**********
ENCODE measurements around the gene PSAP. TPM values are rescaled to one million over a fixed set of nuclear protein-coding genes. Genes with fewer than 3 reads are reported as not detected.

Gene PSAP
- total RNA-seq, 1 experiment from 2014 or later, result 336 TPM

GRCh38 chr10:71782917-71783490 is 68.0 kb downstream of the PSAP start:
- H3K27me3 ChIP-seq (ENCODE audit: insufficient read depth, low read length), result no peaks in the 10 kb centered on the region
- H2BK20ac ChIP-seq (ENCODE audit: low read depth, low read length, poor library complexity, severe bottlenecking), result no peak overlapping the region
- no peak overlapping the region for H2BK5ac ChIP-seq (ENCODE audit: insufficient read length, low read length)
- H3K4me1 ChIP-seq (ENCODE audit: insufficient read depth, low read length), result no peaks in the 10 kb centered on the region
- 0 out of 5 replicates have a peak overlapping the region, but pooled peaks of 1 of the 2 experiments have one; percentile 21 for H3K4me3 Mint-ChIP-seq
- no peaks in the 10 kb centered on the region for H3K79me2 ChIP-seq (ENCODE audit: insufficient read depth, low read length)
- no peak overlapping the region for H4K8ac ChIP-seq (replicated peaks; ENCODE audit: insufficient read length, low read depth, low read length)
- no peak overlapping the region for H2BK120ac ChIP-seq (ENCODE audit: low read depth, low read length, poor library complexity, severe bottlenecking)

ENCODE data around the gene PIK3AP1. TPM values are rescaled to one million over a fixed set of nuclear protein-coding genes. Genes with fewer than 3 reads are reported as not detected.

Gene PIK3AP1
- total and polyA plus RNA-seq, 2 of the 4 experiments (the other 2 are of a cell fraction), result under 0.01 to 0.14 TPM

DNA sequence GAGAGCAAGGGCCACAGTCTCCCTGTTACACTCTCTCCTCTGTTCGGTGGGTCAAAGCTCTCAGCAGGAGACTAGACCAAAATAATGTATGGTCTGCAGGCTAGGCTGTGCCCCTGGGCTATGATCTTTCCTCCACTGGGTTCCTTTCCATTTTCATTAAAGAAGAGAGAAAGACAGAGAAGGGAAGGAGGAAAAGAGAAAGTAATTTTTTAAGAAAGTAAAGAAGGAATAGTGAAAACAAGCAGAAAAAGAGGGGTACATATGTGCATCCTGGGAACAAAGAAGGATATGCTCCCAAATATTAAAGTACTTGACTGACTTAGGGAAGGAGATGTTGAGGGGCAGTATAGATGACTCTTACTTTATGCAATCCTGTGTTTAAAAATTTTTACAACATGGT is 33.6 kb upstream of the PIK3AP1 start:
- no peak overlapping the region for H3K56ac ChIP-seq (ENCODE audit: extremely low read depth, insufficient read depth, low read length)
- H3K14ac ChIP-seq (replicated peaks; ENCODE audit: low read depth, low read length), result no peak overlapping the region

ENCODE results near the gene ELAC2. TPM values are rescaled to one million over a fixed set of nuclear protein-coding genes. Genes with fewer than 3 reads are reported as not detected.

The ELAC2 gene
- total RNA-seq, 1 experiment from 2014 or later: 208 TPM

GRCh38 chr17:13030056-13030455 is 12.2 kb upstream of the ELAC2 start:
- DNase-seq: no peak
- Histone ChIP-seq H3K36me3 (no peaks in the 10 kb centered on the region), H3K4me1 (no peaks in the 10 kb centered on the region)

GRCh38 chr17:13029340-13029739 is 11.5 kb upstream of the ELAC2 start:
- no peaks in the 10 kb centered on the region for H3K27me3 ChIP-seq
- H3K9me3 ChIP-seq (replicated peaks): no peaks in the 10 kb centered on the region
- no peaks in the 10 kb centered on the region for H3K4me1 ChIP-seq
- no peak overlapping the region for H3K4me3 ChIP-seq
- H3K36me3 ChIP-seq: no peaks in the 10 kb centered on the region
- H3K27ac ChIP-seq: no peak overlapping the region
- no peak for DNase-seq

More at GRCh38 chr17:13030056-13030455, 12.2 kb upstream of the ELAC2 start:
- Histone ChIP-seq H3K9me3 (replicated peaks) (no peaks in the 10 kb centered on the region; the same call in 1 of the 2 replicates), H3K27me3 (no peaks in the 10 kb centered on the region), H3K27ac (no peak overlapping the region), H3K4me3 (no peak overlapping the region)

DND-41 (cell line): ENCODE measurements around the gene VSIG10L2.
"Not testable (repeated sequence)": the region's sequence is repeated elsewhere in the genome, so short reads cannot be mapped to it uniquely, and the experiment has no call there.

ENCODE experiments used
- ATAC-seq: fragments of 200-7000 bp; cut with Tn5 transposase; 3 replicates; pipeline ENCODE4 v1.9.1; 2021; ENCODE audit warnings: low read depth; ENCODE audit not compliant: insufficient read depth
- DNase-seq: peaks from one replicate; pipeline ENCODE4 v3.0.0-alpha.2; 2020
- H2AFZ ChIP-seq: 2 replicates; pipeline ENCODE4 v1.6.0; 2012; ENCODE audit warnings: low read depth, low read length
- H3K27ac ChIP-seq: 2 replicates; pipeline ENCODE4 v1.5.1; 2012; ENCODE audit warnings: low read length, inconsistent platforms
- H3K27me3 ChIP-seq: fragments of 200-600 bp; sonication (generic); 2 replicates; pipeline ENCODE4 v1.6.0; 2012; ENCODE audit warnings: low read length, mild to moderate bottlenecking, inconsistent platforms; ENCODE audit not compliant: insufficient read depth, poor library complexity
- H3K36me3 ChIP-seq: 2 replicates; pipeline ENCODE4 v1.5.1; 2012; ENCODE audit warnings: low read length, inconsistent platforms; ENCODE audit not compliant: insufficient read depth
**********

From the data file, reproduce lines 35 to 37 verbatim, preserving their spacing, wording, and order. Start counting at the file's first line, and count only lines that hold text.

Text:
DND-41 (cell line): ENCODE measurements around the gene VSIG10L2.
"Not testable (repeated sequence)": the region's sequence is repeated elsewhere in the genome, so short reads cannot be mapped to it uniquely, and the experiment has no call there.

ENCODE experiments used